Sources

Books

African Biography, UXL, 1999.

Moore, Carlos, Fela Fela, Schocken, 1987.

Periodicals

American Visions, October-November 1997, pp. 11-13.

Artforum International, May 2003, p. 51.

Guardian News Service, June 5, 1997.

Macleans, October 13, 1986.

Nation, August 13, 1990.

New York Times, July 24, 1977; November 7, 1986.

People, December 1, 1986.

On-line

Fela Kuti, All Music, www.allmusic.com (November 7, 2003).

Fela Kuti, USAfrica: The Newspaper, www.usafrica-online.com (November 7, 2003).

Michael E. Mueller and Ralph G. Zerbonia

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Fela 1938—

Fela 1938

Musician, singer, political activist

At a Glance

Selected discography

Sources

One of Africas most acclaimed musicians, Nigerian Fela Anikulapo Kuti is a peculiar late-twentieth-century mix of shaman, politician, ombudsman, activist and musical genius, according to Gene Santoro in the Nation. Fela, as he is popularly known, writes and performs political protest songs that have won him a large following both at home and abroad, to the frequent chagrin of government authorities. His musicdubbed Afro-Beat,is an amalgam of American blues and jazz blended with African rhythms, while his pointed lyricsin pidgin English and African confront government corruption, multi-national corporations, and police brutality. In a career that has spanned four decades Fela has recorded over 50 albums and performs frequently in concert.

Fela is a flamboyant singer and musician and his concertsmany held at his Lagos nightclub, The Shrine are lengthy and infectious. Fela belts out his driving songs, gyrating as he performs on saxophone or keyboards, directing his thunderous 27-member band, Egypt 80. Felas songs, which usually ride sloganlike lyrics over a densely woven web of cross-rhythms, have titles like Beasts of No Nation (which deals with the way various governments abet South African repression) and Just Like That (a sneeringly witty list of Nigerias current shortcomings), noted Santoro. John Darnton wrote in the New York Times that one of Felas most popular songs, Upside Down, describes a traveler who finds an organized, well-planned world everywhere except in Africa, where there are villages, but no roads, land, but no food or housing. These things are the daily lot of all Lagosians, Darnton noted.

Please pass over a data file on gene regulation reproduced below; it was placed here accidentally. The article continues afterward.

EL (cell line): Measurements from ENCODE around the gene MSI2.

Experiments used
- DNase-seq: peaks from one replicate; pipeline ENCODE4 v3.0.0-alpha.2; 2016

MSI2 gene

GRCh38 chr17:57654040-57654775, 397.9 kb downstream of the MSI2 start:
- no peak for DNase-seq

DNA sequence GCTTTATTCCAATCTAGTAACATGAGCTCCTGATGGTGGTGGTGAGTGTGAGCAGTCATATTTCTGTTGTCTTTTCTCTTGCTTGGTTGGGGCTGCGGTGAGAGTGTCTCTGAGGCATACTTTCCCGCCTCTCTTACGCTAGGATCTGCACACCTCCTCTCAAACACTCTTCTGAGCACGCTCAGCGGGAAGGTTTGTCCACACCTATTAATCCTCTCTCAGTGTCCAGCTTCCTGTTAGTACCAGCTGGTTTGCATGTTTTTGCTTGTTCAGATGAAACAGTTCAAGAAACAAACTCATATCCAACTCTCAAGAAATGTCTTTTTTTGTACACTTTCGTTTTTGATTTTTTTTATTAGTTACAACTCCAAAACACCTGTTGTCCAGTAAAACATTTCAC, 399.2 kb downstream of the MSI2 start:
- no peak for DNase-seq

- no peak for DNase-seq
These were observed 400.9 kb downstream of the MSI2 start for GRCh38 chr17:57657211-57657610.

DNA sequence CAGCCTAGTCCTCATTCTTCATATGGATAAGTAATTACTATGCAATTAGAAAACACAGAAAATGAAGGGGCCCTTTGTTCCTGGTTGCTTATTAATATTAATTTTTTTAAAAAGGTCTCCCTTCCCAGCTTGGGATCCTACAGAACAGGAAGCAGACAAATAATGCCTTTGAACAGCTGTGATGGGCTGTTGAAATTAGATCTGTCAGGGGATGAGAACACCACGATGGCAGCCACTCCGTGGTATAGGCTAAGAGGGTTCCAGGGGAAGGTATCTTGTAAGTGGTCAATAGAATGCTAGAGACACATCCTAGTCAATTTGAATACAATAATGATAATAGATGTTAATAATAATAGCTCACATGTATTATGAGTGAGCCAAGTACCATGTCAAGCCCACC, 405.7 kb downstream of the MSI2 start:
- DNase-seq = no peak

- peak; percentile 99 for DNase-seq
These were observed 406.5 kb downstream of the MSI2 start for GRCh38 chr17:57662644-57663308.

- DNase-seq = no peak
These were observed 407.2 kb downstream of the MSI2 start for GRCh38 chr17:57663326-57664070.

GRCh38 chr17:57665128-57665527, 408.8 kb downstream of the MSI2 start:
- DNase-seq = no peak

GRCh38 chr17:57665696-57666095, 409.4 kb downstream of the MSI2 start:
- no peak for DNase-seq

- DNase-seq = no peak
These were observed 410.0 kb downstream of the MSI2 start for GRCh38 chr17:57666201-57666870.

When Fela sings this song, listeners nod their heads solemnly and look into their beers.

Felas musical upbringing spanned three continents. Bom and raised in Nigeria, he initially studied piano and percussion and, as a youth, led a school choir. In the late 1950s Fela moved to London, where he studied classical music and was exposed to American jazz artists Charlie Parker, John Coltrane, and Miles Davis. His music did not become political, however, until the late 1960s, when he visited the United States and was exposed to the black power movement. Influenced by the teachings of Malcolm X, Fela began to realize the implications for Africa of white oppression, colonialism, Pan-Africanism the unity of African nationsand revolution. The young

At a Glance

Full name, Fela Anikulapo Kuti; surname originally Ransome-Kuti; born in 1938, in Abeokuta, Nigeria; son of Reverend Ransome-Kuti (father; a minister and educator) and Funmilayo (mother; a political activist); married, 29 wives, including musical collaborator Sandra; children: six. Education: Attended Trinity College of Music, London, late 1950s-early 1960s.